I am jumping into the question raised by Stephen Hopgood about whether “universal human rights [are] the best foundation to build the local political leverage necessary to end discrimination and violence against women.” Given the breadth and extent of women’s organizations and mobilizations throughout the globe today, the answer is necessarily complex. To me, it must be set in an historical context, although one that does not extend too far back in time!
Dramatic changes in the nature and visibility of transnational feminisms emerged during the UN Decade for Women (1975-1985). In three women’s world conferences (Mexico City, Copenhagen and Nairobi), the UN offered diverse women a chance to meet face to face and hash out responses to the perceived disadvantages of women with respect to men’s life opportunities globally. In retrospect, this was one historical high point of women’s activism, leading to the emergence of a global women’s human rights movement around the highly persuasive slogan “women’s rights are human rights.”
While multi-faceted in its aims, the new movement dramatically confronted the problem of women’s shared vulnerabilities to all manners of violence, whether in the family or economy, in war or peacetime, or through products of political culture or traditional values and customs. At the time, this attention to violence appeared to hit a raw nerve around the globe, even convincing older women’s rights groups and movements skeptical of international law arguments to join the campaigns.
Important normative and institutional changes followed quickly. The UN established a special oversight office to address cases of violence against women; included the violation in monitoring state compliance to the Women’s Convention (in effect, 1979); and made rape and sexual slavery in wartime a crime, among other changes. These were significant structural gains that have had reverberating impacts in societies. Importantly, they were the products of diverse women’s grassroots mobilizations tied into increasingly coordinated transnational advocacy networks.
Backlash in global and national settings, however, followed this high point of women’s international activism. Since the mid-1990s, gender has emerged as a major fault line in global politics as witnessed by the divisive negotiations among states over the inclusion of gender protections in the charter of the International Criminal Court, renewed hostility to women’s reproductive rights in many national settings, and opposition to gay and lesbian rights and protections. Indeed, the climate for human rights advocacy generally deteriorated in the early twenty-first century, which, perhaps, is the backdrop to the discussions in this blog. What is less understood are the serious divides among global feminists today about the viability of human rights politics for women’s causes, although these divides also reflect reasons for optimism.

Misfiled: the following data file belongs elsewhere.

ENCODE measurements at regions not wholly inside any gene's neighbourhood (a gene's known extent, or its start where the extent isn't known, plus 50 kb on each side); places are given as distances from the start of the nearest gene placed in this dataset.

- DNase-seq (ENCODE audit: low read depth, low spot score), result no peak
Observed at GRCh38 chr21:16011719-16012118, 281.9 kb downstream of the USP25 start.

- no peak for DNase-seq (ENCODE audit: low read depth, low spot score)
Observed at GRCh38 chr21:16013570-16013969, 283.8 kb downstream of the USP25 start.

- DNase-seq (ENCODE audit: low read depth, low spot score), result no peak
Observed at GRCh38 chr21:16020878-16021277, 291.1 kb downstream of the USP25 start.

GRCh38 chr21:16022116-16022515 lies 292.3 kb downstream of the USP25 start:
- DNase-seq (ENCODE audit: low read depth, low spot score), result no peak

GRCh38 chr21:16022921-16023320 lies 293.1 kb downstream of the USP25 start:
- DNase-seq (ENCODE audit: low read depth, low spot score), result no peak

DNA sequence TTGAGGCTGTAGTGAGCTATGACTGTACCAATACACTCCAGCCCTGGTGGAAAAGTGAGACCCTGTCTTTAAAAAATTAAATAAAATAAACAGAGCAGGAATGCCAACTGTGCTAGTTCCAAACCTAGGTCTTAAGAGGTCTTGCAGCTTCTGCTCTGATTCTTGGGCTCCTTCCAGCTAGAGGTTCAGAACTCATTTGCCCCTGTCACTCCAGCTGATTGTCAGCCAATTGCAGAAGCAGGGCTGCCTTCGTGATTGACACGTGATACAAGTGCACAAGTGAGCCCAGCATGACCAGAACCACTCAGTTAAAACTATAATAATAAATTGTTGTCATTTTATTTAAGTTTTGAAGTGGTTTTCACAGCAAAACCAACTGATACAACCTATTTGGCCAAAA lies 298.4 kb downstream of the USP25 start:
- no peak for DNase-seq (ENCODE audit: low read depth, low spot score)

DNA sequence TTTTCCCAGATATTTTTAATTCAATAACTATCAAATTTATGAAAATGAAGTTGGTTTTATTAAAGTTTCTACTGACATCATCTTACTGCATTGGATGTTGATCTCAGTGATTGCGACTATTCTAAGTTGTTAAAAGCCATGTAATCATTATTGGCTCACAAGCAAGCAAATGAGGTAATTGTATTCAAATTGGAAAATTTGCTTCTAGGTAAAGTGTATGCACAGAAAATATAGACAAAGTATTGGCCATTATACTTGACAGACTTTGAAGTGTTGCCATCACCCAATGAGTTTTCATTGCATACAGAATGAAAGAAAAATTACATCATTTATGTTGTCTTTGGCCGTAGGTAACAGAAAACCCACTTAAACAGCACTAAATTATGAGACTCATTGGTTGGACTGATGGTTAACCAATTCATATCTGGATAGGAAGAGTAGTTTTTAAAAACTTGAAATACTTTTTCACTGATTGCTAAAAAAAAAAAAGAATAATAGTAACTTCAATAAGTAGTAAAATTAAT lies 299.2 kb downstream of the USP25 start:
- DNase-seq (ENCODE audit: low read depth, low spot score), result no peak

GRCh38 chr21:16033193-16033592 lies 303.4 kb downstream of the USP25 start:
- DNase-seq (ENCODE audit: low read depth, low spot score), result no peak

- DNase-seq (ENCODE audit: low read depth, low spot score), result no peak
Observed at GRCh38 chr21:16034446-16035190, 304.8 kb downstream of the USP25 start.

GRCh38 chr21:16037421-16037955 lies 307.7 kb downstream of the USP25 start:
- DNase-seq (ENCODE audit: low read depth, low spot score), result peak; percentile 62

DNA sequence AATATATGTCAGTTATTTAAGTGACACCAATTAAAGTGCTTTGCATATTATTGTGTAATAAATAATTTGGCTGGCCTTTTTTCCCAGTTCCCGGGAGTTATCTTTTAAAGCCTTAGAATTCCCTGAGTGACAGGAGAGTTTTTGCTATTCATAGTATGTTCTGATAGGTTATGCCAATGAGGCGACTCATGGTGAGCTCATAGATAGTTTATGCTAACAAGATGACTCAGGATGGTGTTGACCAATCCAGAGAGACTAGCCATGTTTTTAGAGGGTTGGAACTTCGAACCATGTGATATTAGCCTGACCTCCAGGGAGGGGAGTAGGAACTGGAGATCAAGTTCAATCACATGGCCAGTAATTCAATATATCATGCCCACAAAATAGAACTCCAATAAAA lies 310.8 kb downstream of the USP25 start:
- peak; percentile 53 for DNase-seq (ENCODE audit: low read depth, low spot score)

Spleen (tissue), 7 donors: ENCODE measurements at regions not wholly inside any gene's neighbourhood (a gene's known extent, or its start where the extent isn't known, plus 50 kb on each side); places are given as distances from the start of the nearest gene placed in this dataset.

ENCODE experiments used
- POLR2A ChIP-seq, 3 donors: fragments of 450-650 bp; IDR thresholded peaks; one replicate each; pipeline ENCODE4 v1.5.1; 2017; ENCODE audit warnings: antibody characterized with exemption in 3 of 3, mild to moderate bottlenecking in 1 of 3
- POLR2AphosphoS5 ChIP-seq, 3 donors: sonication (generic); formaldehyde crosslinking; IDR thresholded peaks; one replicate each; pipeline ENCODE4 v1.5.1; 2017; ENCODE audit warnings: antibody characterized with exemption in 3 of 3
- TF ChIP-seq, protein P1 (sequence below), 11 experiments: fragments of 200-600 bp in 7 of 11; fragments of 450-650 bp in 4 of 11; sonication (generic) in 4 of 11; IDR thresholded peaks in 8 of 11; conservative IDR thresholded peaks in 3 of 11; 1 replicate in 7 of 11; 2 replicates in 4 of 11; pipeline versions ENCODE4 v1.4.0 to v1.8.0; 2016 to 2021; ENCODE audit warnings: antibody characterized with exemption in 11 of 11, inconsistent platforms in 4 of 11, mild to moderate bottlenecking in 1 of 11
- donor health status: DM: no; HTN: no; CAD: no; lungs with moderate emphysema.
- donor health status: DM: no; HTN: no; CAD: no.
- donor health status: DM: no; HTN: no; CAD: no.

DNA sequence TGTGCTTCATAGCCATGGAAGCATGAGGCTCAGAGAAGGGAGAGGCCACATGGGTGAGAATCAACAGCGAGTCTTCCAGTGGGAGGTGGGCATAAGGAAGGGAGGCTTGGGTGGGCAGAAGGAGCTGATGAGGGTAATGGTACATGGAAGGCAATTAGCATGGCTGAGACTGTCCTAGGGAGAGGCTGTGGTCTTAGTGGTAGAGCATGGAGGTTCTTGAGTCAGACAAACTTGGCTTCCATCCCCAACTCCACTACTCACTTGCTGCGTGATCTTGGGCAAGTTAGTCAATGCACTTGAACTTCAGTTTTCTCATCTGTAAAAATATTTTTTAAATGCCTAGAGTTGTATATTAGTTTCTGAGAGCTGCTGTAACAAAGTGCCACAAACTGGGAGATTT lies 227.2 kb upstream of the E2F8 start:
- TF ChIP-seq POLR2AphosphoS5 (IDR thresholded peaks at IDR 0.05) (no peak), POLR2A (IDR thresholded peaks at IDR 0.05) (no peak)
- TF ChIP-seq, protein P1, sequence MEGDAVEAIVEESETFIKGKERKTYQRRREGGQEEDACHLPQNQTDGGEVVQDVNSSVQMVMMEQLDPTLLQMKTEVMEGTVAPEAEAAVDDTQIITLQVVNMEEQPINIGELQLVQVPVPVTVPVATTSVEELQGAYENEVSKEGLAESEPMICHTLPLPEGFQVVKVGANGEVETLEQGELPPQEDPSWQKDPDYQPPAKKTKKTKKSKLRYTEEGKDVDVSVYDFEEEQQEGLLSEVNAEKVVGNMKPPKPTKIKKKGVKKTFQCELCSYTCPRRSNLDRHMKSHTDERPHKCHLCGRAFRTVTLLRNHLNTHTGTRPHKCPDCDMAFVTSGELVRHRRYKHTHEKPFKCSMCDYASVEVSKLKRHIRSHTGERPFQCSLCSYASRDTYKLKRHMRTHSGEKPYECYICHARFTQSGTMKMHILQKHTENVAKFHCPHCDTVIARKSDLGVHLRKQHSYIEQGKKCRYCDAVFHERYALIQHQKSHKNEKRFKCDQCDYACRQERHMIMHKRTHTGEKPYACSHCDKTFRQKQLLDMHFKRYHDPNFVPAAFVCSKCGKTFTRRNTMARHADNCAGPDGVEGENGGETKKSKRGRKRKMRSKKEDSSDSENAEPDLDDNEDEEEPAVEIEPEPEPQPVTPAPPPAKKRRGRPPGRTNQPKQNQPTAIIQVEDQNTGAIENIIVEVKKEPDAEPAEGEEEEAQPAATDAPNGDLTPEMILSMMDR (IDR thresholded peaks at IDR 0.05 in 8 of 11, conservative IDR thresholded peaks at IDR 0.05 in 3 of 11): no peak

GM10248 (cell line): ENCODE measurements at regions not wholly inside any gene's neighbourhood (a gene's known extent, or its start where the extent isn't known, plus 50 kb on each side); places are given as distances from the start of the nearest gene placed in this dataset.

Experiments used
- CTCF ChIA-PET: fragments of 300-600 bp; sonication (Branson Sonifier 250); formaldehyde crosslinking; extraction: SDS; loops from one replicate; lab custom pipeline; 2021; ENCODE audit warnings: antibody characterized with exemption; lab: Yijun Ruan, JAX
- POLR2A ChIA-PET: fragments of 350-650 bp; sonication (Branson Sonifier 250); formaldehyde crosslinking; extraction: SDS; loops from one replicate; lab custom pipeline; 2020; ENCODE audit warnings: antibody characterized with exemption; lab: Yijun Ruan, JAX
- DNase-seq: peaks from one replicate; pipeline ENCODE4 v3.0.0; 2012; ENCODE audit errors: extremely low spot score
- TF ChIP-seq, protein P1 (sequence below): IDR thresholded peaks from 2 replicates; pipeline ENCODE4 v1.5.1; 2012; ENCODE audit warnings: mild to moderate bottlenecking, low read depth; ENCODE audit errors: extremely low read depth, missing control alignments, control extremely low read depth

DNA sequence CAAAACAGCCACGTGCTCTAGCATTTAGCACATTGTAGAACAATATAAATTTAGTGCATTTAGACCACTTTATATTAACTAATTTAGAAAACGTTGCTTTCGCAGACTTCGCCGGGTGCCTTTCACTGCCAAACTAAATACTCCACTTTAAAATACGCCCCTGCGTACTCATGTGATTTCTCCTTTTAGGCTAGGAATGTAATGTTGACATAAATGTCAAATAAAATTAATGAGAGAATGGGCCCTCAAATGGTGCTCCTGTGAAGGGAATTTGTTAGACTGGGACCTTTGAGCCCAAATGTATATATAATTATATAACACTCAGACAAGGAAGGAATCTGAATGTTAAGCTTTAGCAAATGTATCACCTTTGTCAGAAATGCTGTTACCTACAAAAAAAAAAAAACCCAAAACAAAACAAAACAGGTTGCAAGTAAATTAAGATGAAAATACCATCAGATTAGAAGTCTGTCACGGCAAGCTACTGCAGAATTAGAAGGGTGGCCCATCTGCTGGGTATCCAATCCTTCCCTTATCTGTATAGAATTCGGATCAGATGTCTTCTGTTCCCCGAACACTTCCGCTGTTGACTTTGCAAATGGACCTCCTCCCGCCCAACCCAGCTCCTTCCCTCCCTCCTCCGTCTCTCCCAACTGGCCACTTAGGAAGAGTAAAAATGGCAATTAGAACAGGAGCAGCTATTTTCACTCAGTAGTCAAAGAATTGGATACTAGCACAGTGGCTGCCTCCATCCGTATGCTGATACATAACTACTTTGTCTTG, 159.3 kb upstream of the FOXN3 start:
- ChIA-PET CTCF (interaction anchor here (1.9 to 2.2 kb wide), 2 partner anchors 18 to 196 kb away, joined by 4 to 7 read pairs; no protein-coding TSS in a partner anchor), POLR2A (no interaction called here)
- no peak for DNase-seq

The feminist critiques are two-fold. First, many feminist activists observed how human rights and women’s rights became subsumed internationally as justifications for the US-led war on terror as well as occupation and nation-building. In the dominant rhetoric, the wars in Iraq and Afghanistan are in part defended by the advances they promise to bring to women, as the iconic images in the western media of veiled women voting show. While this pattern of co-optation does not remove the need to defend rights, it makes the politics tricky.
Second, and particularly for women’s movements and NGOs in developing countries, many feminists have come to recognize how powerful donor interests funding violence against women campaigns have, in effect, marginalized local community voices and definitions of needs. For many, combatting violence might be critical goal but so is, among others, the fight against economic deprivation, poverty, or deforestation. What is crucial is to have women in the community set their own agendas.
That is the record of successful human rights mobilizations in the many campaigns against patterns of violence and discrimination constraining women’s lives, as Marsha Freeman notes. Just as gender needs to be deepened by equal attention to class, ethnicity, race or sexual orientation in order to reach its full analytical potential, so too do local human rights movements combatting violence against women need to address wider community needs: tackling the lack of employment and low wages, the devastations of overdevelopment, notions of femininity constraining women’s opportunity and men’s assumptions about masculinity and marriage.
Then the resonating language of human rights has the potential to connect these locally-defined struggles for change to larger groups in transnational civil and international society. These circular ties—sometimes called ‘glocal’ politics—are one of the key ingredients to strategic successes in today’s globalizing world.